Unless you happen to work for the guys that push the button, there’s really no certainty around how that exact process works. People started asking some important questions, however, and brainstorming ways that design can help create safeguards against human error. For example, maybe if the “this is a drill” and the “this is for real” buttons were a little more unique or not available in the same menu, whole situation could’ve been prevented.

This event was a big shock to the world in how designing to prevent human error is of the utmost importance. Even on little things like online purchases, a small human error can cause big problems for payments and your business. Like they say, a good defense is the best offense.


When has it ever been a bad idea to run a verification pop-up for important changes? I’m just saying that if your database “DELETE” button doesn’t have an “Are you sure?” screen, then I don’t know how you’ve lived with the uncertainty in your work.

Even in the basics of coding, you start to learn how to proactively minimize human error where you can. That’s why even simple preventative measures like setting proper permissions, having backups, or setting data types are of the utmost importance!

Guarding against human error is also super important to your site users. Consider this: maybe you have a long form that your users fill out for your services. Are there incomplete errors that pop up after they hit submit? Is there an “Are you sure you want to leave?” warning if they accidentally close in the middle of making a purchase? These are simple things to do to help your clients have the best experience and save yourself potential headaches in the future.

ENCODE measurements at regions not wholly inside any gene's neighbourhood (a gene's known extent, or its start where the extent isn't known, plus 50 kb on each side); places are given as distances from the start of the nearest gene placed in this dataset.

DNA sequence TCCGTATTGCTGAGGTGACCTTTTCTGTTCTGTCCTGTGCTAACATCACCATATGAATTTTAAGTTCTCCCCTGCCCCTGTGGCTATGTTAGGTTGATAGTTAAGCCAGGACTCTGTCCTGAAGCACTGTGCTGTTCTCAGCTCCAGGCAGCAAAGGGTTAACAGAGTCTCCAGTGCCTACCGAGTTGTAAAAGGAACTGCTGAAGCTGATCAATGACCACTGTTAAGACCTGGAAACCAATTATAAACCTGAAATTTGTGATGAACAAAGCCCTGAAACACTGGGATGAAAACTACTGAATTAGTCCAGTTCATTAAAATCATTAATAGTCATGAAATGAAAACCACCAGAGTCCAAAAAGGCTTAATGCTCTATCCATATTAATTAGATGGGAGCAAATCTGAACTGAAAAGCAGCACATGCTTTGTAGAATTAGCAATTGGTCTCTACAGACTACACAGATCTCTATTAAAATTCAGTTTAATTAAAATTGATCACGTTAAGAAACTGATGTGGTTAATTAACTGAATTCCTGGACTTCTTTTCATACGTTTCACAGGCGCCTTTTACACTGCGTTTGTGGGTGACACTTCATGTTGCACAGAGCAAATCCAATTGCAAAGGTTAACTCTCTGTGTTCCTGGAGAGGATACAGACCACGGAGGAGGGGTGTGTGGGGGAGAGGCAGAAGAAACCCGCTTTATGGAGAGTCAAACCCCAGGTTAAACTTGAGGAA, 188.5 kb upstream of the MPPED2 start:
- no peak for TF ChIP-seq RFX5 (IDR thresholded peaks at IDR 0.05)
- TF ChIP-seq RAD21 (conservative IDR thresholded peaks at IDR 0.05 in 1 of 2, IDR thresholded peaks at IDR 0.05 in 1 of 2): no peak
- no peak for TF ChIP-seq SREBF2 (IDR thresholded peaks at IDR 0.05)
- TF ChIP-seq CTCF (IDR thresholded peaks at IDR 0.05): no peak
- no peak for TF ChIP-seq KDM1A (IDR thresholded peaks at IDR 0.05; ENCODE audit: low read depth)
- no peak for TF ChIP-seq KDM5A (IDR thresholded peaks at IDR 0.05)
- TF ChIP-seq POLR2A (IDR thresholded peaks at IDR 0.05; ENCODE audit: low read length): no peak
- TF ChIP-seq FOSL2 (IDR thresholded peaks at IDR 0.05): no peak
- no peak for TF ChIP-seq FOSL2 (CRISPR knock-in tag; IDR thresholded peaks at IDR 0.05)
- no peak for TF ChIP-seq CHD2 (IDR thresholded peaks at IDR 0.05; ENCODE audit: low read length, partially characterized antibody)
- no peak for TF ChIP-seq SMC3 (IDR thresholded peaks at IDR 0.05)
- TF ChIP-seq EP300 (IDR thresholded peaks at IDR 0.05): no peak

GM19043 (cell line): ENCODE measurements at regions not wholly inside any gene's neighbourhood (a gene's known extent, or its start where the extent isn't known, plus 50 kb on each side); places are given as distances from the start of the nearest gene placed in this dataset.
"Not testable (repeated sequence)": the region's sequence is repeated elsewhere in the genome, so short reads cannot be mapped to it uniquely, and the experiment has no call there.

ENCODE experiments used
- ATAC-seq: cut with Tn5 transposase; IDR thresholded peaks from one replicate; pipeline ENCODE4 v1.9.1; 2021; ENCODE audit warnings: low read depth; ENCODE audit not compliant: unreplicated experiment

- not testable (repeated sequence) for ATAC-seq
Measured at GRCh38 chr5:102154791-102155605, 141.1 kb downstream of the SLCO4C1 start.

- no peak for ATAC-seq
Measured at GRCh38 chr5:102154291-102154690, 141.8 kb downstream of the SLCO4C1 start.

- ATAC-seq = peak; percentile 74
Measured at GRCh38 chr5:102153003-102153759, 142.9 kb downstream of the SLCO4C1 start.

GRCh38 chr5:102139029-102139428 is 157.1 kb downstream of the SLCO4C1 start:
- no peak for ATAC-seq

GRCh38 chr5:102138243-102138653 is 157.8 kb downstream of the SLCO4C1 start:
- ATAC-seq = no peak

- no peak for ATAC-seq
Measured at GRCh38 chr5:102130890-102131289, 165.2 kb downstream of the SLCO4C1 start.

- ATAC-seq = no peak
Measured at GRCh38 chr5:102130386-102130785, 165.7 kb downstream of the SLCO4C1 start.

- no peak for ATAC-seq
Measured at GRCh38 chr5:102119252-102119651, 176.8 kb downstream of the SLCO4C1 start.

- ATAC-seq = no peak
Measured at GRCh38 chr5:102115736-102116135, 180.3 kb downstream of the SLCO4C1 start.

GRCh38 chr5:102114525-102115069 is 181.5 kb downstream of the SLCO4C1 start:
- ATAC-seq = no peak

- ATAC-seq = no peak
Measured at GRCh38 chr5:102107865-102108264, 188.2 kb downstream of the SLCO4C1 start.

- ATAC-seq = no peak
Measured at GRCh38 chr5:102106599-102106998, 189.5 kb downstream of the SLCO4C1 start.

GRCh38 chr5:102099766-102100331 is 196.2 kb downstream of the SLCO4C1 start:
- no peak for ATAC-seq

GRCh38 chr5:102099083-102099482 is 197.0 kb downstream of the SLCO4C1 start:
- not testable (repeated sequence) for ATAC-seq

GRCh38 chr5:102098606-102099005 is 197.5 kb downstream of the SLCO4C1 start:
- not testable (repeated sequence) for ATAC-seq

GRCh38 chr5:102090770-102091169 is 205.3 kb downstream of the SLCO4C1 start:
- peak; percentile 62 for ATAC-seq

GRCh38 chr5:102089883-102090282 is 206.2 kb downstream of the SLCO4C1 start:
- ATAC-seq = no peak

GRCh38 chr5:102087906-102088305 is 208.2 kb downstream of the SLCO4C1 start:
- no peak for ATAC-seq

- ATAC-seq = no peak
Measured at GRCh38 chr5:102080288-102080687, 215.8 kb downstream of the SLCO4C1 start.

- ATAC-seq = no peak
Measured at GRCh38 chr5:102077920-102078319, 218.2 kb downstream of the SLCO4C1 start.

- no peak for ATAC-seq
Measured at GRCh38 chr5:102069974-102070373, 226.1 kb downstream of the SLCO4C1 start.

Lesson 3: Typography Should not be an Afterthought

man pointing at design book at white desk

Remember the 2017 Oscars with the wrong winner of “Best Picture?” Talk about a simple mistake that could have been avoided with a little hierarchy! 

While there are several factors that went into the false announcement, one change that certainly could’ve helped create a little clarity was a better use of typography on the card itself. Even though there isn’t much information, it needs to be displayed in a way that quickly makes sense for users. It goes back to the struggle of human error—if the typography isn’t strong enough to clearly create a sense of hierarchy, users are left to guess the order of information. And if they guess wrong, mistakes happen, and awards are attributed to the wrong movie.


Organizing the information you need and using basic design principles is always a great start to any project. Get your point across, and think about the main takeaway or call to action you’d like to impart. How can you make it stand out among the rest of the information? If someone were to just skim over the page, would he or she understand exactly what they need to know or what to do?